FIGURE 2 is a partial front view of the spray gun showing various conduits for supplying the liquid components to the spray gun assembly; and,

FIGURE 3 is a partial horizontal section of the spray gun shown in FIGURE 1 taken along line 33 of FIG- URE 2 and showing the valve means for controlling the flow of materials to the spray gun.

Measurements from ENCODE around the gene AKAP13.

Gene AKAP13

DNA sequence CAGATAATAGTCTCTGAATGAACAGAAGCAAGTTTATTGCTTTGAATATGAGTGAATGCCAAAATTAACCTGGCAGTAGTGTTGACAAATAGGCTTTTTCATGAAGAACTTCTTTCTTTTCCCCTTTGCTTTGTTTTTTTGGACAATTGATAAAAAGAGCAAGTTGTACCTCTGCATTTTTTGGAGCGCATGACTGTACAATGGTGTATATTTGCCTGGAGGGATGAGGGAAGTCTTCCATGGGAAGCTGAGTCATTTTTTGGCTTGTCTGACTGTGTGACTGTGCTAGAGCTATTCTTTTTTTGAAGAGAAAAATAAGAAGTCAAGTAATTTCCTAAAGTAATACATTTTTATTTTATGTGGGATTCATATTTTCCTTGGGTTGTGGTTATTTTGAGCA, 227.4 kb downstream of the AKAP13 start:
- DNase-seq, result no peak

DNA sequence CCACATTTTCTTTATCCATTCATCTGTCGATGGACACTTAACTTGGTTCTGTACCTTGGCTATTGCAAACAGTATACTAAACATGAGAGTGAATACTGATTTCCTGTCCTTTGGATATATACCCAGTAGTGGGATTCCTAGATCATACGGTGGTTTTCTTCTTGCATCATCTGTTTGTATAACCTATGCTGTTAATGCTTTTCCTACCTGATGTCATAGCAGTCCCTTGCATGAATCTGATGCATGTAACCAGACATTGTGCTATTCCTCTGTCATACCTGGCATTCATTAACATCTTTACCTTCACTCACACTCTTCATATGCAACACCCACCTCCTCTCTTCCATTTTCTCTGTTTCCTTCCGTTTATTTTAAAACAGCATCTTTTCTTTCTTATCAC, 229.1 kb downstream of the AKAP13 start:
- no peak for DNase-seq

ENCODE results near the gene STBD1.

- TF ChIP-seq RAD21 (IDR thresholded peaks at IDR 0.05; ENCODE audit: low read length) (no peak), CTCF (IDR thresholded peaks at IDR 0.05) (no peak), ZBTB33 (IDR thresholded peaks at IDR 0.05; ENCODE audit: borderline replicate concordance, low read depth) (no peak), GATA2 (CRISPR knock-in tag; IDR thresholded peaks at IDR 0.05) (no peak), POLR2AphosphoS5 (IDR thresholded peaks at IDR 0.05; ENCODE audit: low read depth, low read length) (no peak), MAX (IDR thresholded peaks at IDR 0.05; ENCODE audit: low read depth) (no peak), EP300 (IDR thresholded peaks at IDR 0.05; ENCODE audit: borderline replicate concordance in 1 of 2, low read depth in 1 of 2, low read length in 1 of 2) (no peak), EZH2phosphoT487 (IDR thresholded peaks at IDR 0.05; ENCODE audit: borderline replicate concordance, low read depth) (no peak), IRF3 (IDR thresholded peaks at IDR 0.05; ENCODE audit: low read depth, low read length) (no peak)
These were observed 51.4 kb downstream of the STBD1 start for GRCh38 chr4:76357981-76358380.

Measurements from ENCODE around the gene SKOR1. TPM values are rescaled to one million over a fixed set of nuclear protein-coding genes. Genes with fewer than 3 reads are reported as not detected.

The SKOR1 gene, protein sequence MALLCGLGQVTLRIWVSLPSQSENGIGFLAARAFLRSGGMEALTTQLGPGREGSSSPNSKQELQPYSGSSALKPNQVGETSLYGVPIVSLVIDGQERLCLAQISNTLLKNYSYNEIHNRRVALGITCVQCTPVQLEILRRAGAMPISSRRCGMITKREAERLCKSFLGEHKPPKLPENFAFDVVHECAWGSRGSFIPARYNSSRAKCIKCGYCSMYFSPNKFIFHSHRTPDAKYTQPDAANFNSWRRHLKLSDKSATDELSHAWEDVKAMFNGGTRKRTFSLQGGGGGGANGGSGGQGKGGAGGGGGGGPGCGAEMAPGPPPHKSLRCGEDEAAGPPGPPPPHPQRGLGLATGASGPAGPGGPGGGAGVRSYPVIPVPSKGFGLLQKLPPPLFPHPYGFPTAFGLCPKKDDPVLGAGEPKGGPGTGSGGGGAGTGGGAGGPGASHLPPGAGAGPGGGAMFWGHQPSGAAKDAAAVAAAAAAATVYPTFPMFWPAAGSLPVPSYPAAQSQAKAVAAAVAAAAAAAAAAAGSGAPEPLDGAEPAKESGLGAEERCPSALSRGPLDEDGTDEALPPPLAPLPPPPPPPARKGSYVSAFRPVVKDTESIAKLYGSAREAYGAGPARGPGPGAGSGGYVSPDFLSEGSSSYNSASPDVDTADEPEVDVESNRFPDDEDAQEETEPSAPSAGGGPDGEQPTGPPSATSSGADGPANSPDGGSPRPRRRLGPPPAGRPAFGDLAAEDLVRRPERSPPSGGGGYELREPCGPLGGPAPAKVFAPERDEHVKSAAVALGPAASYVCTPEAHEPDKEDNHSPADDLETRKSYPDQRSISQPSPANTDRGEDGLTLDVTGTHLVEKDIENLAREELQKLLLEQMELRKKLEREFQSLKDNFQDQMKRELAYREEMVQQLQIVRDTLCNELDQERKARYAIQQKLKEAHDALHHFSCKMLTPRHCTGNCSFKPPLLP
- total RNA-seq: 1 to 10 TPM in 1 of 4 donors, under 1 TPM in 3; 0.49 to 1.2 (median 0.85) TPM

Referring to FIGURE 1, there is shown a spray gun having a housing 10 with a handle 11 extending therefrom. The right hand portion of the housing is provided with a chamber or recess for receiving an air motor 13 that is used for driving the remainder of the gun as sembly as explained below. A passageway 14 is formed in the handle and gun housing for supplying the compressed air for powering the motor 13. A reduction gear assembly 15 is mounted in the housing to the left of the motor 13 and coupled to the shaft of the motor. The reduction gear assembly is preferably of the planetary gear type and a set screw which treads into an opening in the housing is used to lock the outer case of the reduction gear in place. A shaft 16 extends from the left of the reduction gear housing and is provided with a shaft seal 20 for isolating the mixing portion of the gun from the air motor and the reduction gear assembly. The shaft seal 20 consists of an angular ring-shaped member formed from a flexible plastic material as, for example, tetrafluoroethylene polymer sold under the trade name of Teflon. The angular member is secured at its outer edge to a ring-shaped metallic member 21 which is a press fit in a recess formed in the gun housing while the inner edge 22 terminates in a thin tapered edge that bears against the shaft 16 to form an effective seal.